Invercargill Mayor Sir Tim Shadbolt is suggesting his question about an early retirement was a joke, but a councillor present at the meeting says no-one was laughing.
At a June 21 risk and assurance committee meeting, Sir Tim asked what would happen if he were to resign — a question which is understood to have come against the flow of conversation.
The mayor has since taken to social media to say he asked the question during a "tedious" committee meeting and enjoyed seeing the reactions of those present.
"It was amusing to break the tedium and watch the looks of unadulterated joy on certain faces. Sorry Councillor Mayoral contenders — I am not going anywhere!" he said in a Facebook post.
But one councillor, who did not wish to be named, said there was no glee at Sir Tim's statement, more shock at what had been asked.
It is understood the question was answered with a response around the protocol of a by-election.
Now in his ninth term as mayor of Invercargill, pressure has mounted on Sir Tim in the past year on the back of a damning independent review, driver licence suspension and ongoing issues with councillors and staff.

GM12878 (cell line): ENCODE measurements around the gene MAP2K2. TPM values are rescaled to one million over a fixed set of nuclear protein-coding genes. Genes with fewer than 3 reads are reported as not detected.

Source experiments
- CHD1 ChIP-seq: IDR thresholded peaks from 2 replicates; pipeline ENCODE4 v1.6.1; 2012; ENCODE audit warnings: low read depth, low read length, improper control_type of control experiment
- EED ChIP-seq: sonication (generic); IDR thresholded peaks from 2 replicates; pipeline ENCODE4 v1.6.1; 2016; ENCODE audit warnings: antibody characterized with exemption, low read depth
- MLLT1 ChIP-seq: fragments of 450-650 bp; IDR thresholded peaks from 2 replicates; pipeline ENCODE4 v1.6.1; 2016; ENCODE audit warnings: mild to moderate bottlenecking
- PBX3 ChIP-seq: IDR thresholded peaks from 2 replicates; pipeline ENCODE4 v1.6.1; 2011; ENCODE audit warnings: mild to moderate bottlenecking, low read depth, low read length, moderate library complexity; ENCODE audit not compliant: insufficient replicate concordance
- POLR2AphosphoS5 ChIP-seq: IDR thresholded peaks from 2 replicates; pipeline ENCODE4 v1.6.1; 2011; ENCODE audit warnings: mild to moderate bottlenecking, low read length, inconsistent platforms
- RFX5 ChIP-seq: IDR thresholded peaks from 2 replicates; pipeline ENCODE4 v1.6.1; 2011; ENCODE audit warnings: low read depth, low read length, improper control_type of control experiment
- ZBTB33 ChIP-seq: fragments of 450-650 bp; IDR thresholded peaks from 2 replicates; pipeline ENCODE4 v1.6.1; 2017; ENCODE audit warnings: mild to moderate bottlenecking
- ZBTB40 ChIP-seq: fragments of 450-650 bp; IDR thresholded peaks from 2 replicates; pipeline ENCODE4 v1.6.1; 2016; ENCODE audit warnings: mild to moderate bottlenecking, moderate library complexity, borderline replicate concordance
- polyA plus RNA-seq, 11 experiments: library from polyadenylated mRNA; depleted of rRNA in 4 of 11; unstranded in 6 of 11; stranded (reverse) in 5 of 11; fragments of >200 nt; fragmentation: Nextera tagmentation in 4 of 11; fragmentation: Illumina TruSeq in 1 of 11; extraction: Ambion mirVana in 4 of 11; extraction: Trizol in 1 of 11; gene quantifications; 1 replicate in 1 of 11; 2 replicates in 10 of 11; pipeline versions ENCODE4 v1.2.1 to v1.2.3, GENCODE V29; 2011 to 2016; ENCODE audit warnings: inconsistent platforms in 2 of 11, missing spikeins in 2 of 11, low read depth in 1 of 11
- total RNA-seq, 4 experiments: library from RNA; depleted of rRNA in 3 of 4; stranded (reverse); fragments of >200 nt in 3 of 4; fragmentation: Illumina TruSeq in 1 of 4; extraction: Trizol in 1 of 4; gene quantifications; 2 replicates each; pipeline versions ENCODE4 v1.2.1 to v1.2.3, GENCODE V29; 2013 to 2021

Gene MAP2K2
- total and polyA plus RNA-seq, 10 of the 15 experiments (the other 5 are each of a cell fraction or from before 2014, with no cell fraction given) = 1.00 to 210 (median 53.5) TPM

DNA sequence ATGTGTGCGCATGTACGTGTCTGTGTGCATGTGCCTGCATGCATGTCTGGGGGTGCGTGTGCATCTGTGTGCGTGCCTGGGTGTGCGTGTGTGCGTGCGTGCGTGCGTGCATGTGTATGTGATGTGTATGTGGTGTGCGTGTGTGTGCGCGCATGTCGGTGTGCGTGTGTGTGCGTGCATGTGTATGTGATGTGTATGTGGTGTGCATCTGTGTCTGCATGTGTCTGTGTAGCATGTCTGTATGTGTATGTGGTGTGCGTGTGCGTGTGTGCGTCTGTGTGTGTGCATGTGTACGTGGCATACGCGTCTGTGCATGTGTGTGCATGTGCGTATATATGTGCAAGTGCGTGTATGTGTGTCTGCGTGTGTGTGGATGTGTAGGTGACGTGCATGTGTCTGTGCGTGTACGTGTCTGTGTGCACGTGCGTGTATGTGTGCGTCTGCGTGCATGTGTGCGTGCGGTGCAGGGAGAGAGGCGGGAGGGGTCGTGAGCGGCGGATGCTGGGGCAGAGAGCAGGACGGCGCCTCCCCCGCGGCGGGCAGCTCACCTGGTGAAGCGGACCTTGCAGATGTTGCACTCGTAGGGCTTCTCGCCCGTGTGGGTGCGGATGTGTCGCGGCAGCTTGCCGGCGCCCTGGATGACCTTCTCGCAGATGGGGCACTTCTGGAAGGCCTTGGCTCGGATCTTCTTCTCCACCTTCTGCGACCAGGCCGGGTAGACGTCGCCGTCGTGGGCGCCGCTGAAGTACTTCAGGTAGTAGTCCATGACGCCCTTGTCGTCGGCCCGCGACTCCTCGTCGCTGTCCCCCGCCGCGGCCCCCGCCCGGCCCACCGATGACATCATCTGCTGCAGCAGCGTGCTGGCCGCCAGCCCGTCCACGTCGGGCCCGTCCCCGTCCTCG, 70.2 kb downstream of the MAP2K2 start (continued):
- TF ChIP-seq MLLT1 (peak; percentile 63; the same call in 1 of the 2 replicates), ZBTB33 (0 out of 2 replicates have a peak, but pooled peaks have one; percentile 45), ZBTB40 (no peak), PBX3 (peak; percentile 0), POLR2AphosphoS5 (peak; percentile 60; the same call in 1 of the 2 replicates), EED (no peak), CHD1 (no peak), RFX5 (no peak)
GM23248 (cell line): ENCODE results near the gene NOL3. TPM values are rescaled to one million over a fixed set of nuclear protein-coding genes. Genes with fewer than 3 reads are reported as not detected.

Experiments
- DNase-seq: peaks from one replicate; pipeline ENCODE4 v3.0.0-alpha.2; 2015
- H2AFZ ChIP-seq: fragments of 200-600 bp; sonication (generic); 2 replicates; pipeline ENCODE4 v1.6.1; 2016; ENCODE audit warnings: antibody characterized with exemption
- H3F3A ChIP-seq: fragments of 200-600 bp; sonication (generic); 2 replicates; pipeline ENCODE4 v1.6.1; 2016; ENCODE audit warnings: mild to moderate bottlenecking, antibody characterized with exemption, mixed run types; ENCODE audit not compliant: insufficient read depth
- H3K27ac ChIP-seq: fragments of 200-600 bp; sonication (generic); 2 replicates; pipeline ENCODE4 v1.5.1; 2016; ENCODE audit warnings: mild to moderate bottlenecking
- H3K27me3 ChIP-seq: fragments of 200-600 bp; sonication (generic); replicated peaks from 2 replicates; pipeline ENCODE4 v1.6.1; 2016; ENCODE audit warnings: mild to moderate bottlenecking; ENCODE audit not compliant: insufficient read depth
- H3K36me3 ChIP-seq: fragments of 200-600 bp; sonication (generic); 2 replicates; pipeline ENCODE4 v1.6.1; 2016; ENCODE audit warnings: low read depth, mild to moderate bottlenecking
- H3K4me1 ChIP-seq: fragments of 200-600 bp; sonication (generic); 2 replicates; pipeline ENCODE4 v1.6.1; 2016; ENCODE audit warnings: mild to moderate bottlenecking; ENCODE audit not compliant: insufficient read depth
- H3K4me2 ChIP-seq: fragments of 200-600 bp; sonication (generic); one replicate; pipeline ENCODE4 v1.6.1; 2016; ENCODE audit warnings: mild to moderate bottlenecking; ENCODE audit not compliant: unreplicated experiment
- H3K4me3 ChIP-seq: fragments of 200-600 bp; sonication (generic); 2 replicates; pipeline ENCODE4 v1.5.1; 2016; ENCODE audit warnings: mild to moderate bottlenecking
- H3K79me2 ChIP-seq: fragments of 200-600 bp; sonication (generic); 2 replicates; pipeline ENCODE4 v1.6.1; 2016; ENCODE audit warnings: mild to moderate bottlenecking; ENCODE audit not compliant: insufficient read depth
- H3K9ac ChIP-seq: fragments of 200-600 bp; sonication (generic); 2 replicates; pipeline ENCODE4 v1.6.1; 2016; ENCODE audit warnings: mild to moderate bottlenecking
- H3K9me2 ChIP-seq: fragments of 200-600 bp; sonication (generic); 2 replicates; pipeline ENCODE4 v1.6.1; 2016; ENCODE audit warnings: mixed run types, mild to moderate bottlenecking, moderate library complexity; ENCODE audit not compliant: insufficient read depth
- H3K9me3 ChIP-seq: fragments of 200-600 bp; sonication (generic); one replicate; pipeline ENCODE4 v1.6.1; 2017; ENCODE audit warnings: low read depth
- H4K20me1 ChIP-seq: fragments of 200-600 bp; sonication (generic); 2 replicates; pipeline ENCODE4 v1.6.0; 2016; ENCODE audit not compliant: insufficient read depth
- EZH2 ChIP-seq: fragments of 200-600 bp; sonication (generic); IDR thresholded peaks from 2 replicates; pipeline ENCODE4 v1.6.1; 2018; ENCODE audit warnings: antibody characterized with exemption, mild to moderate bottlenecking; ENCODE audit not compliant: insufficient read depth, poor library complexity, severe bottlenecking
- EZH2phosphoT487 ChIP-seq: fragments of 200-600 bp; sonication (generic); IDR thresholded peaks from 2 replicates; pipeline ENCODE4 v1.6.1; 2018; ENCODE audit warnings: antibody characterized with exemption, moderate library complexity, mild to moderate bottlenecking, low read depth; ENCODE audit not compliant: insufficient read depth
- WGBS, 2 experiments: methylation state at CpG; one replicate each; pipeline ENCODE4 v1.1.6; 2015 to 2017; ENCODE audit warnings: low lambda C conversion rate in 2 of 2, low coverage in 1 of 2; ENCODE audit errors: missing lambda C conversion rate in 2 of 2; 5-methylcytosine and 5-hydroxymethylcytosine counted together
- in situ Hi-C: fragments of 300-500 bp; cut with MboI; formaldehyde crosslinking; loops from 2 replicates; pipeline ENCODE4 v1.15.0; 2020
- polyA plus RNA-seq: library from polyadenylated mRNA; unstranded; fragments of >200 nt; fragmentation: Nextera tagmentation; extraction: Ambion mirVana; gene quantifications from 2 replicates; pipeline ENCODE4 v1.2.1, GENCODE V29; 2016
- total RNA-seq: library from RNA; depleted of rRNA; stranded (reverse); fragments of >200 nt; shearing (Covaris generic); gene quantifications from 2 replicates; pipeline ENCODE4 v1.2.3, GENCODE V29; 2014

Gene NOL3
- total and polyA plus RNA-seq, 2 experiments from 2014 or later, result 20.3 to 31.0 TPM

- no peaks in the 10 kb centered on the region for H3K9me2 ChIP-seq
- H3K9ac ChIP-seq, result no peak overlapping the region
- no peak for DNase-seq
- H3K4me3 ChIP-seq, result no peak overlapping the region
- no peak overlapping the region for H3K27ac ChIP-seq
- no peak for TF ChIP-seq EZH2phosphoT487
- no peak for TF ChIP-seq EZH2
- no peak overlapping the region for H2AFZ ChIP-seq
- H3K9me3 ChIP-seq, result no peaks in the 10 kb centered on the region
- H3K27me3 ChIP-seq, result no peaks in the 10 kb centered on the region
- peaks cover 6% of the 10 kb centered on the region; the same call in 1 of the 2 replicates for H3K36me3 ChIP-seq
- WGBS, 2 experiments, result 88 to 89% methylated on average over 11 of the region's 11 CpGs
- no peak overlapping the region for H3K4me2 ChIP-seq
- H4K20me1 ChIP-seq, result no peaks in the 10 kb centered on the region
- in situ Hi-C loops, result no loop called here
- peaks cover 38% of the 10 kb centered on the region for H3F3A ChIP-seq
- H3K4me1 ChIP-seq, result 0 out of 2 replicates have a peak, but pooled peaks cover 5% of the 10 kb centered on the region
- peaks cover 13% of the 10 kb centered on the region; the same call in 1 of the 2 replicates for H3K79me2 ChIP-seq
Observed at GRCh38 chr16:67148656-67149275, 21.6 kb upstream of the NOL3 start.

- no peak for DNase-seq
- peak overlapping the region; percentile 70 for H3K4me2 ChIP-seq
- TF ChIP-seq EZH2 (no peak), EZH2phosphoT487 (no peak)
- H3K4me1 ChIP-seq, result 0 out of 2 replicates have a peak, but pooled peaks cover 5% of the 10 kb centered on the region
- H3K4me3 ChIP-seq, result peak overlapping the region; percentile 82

Sir Tim has maintained he is still the best person for the job, saying last month he could "probably do another three or four terms".
Council chief executive Clare Hadley was present at the June 21 meeting but said she did not wish to comment on the matter.
"That's a question you'd want to ask the other councillors who were at the meeting. I'm involved in the administration of the meeting, not whether it's interesting, tedious, or anything else," Hadley said.
Most councillors contacted about the question and subsequent social media post either could not be reached or did not wish to comment.
"To me it's Tim's rhetoric, and he's indulged to say what he wants, but really I'm not that interested," Cr Ian Pottinger said.
But a leading local government specialist said the mayor's comments fed the flames over speculation about the mayor's ability to fulfil his expected role.
Massey University senior lecturer Dr Andy Asquith said Sir Tim had contributed "a hell of a lot" to Invercargill but needed to know when to call time.
"Unfortunately, the way things are panning out, there's a danger the mayor of Invercargill will be remembered for his final term and the dog's breakfast it's turning into."
In the event of an early resignation, two options were available to the council.
If a mayor resigned within a year of the next election, the council could appoint an acting mayor in their place.
If the resignation occurred outside that window, a by-election must be held.
The next round of local body elections is set for October 8 next year.
Sir Tim could not be reached for comment following his question at the meeting, or after posting to social media.